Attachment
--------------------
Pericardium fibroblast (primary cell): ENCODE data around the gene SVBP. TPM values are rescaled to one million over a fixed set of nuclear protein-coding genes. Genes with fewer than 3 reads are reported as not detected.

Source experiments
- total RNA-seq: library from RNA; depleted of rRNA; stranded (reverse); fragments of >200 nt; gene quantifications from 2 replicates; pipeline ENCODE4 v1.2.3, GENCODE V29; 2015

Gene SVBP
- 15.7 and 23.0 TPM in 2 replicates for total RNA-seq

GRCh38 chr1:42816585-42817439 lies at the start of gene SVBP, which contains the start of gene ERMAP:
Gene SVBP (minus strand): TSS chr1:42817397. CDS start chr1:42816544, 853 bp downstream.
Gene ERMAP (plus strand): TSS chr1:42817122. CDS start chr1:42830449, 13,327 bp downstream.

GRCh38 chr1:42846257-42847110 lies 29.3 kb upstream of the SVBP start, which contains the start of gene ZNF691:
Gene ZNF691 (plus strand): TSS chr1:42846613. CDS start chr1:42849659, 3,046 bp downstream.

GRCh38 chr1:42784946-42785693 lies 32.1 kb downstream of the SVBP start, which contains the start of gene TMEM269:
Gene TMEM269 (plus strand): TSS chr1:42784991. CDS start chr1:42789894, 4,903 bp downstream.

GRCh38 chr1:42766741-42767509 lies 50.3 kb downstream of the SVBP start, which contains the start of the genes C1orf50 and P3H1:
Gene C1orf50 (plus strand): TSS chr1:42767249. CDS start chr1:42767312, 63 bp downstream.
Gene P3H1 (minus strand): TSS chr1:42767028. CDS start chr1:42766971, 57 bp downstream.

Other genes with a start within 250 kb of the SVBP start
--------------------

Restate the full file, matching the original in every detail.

Pericardium fibroblast (primary cell): ENCODE data around the gene SVBP. TPM values are rescaled to one million over a fixed set of nuclear protein-coding genes. Genes with fewer than 3 reads are reported as not detected.

Source experiments
- total RNA-seq: library from RNA; depleted of rRNA; stranded (reverse); fragments of >200 nt; gene quantifications from 2 replicates; pipeline ENCODE4 v1.2.3, GENCODE V29; 2015

Gene SVBP
- 15.7 and 23.0 TPM in 2 replicates for total RNA-seq

GRCh38 chr1:42816585-42817439 lies at the start of gene SVBP, which contains the start of gene ERMAP:
Gene SVBP (minus strand): TSS chr1:42817397. CDS start chr1:42816544, 853 bp downstream.
Gene ERMAP (plus strand): TSS chr1:42817122. CDS start chr1:42830449, 13,327 bp downstream.

GRCh38 chr1:42846257-42847110 lies 29.3 kb upstream of the SVBP start, which contains the start of gene ZNF691:
Gene ZNF691 (plus strand): TSS chr1:42846613. CDS start chr1:42849659, 3,046 bp downstream.

GRCh38 chr1:42784946-42785693 lies 32.1 kb downstream of the SVBP start, which contains the start of gene TMEM269:
Gene TMEM269 (plus strand): TSS chr1:42784991. CDS start chr1:42789894, 4,903 bp downstream.

GRCh38 chr1:42766741-42767509 lies 50.3 kb downstream of the SVBP start, which contains the start of the genes C1orf50 and P3H1:
Gene C1orf50 (plus strand): TSS chr1:42767249. CDS start chr1:42767312, 63 bp downstream.
Gene P3H1 (minus strand): TSS chr1:42767028. CDS start chr1:42766971, 57 bp downstream.

Other genes with a start within 250 kb of the SVBP start